The national media was full of broken hearts last week when Dana Reeve died at 44, after nearly a decade of caring for disabled “Superman” star Christopher Reeve. It was obvious from the coverage that this woman had won hearts and made friendships in the media elite. But something strange happened in all the laudatory waves of coverage. Someone shrunk her activism.
It’s common for reporting on embryo-destroying stem cell research to leave out the embryo-destroying part. But the tear-stained accounts of Reeve’s sudden end often left out the words “stem cell” as well. This week’s Newsweek has a two-page article, largely about lung cancer, headlined "A Legacy of Love and Hope: Dana Reeve dedicated her life to finding a cure for spinal-cord injuries, only to fall victim to lung cancer."
AP hyped up the rest of the press last Wednesday about its "confidential" tape it wrongly suggested was evidence Bush lied about no one discussing the breaching of New Orleans levees before Hurricane Katrina. On Friday, AP backed down with a "clarification," admitting "The story should have made clear that Bush was warned about floodwaters overrunning the levees, rather than the levees breaking."
None of this is mentioned in Newsweek, which wraps up its issue on Sunday. Most egregiously ignoring the new AP line was Jonathan Alter's "Conventional Wisdom Watch," which continued its Keith Olbermannesque streak of shameless Bush bashing. Bush received his traditional down arrow with the snarky line: "Falsely claimed no one could have predicted New Orleans levee breach. Let's go to the videotape!"
This week's hands-down winner in the Worthless Piece of Air category is Howard Fineman's page in Newsweek puffing up the presidential prospects of Rudy Giuliani. Any political reporter worth his salt knows that pro-gay, pro-abortion Rudy is this cycle's Republican Don Quixote. (Fineman, do you forget Arlen Specter for President? Or Pete Wilson for President? Aren't experienced political reporters supposed to reflect their experience?)
Fineman knows the score: "There are those who think the presence of a pro-choice, pro-gay rights New Yorker would help McCain by making him seem to be a comparative godsend to evangelicals." But then it's more ridiculous (not to mention more than a month old) to hype his January appearance before evangelical pastors in Florida:
The most transparently obvious way of displaying liberal bias is to take an issue like an abortion, and suggest the conservative side is extreme, while describing the liberal, abortion-on-demand side without a label, as reasonable, almost non-ideological. Newsweek's that obvious in this week's issue, carrying the headline:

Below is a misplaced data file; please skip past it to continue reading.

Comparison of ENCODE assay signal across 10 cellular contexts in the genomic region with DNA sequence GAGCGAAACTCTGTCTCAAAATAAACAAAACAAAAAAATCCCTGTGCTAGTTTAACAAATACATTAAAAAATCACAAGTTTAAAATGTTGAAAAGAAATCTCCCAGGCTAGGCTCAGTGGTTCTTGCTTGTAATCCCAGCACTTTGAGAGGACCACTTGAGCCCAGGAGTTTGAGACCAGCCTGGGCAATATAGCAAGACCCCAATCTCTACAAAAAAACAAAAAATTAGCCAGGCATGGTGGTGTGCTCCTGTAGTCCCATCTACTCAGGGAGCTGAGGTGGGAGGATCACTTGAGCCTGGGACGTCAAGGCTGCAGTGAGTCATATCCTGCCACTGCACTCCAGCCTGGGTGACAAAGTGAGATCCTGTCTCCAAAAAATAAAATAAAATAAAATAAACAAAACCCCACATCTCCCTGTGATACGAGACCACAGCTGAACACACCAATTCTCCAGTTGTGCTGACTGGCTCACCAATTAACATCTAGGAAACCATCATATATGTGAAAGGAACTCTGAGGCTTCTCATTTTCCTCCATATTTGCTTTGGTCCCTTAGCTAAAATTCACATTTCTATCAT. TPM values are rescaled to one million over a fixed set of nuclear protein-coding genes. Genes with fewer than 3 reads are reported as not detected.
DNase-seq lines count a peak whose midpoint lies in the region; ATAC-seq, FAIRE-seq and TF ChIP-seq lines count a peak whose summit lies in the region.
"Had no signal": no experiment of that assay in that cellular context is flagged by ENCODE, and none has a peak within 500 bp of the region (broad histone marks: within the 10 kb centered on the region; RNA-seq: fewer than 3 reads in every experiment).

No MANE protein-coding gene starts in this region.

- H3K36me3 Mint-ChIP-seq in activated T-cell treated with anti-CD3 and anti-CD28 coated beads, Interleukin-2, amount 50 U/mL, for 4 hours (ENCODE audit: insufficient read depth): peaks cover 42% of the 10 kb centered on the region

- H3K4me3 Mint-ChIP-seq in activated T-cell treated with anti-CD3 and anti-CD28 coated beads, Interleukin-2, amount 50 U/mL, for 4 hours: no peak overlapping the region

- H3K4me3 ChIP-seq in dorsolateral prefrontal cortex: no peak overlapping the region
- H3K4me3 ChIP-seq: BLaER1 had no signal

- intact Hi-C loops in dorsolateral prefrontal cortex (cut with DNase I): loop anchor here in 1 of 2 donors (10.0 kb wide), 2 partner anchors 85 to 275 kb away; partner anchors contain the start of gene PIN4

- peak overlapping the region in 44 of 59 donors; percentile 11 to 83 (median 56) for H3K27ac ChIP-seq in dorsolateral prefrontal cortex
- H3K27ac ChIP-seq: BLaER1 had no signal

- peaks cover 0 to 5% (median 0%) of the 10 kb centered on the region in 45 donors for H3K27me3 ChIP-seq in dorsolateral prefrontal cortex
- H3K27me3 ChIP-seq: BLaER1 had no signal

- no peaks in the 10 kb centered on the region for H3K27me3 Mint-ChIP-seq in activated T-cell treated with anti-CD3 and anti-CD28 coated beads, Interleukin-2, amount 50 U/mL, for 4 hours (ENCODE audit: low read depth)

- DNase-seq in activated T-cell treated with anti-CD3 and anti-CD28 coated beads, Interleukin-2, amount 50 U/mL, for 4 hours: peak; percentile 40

Reality Check for 'Roe'
With the hard right hoping for reversal, the black-and-white war over abortion finds itself immersed in shades of gray.
But where is the "hard left" that's so extreme they would abort a baby that was mistakenly born alive? Even as they claim the abortion debate is more ambiguous than either side would like, reporters Evan Thomas and Martha Brant are still displaying their labeling imbalance:
Newsweek’s Eleanor Clift has never been good at hiding her liberal bias. Whether in her columns that ooze with hatred for everything just slightly to the right of the extreme left-wing politicians she worships, or as a regular on “The McLaughlin Group,” Clift’s partisanship has always been apparent…maybe more so than any other member of the antique media.
Friday’s Newsweek column was a fine example, as Clift’s unabashed bias was in its customarily unprofessional form. In fact, her partisanship was apparent in the title’s subheading: “The controversy over the control of U.S. harbors is pitting Bush against his conservative base. Can the Democrats capitalize on this in the upcoming election?”
I guess Clift didn’t feel it was necessary to hide her bias by at least waiting until the body of her column to begin strategizing for her party. If only it ended there. Unfortunately, it didn’t, for the following was paragraph one:
Newsweek Senior Editor and columnist Jonathan Alter has been inflating the Bush-Cheney duo into an Evil Empire of sorts, utterly undeserving of office (and acting "like a dictator." ) His column this week was titled "The Imperial Vice Presidency," which would have been a laughable headline in the pre-Cheney days. Alter began by endorsing the wild rhetoric of CNN's biggest hothead:
Fox News's exclusive interview with Vice President Dick Cheney was, as CNN's Jack Cafferty sniped, "like Bonnie interviewing Clyde," but Brit Hume posed some good questions.
From there, Alter spun the theory that the modern presidency (and vice-presidency) must submit to press scrutiny, for the press is a proxy for the public: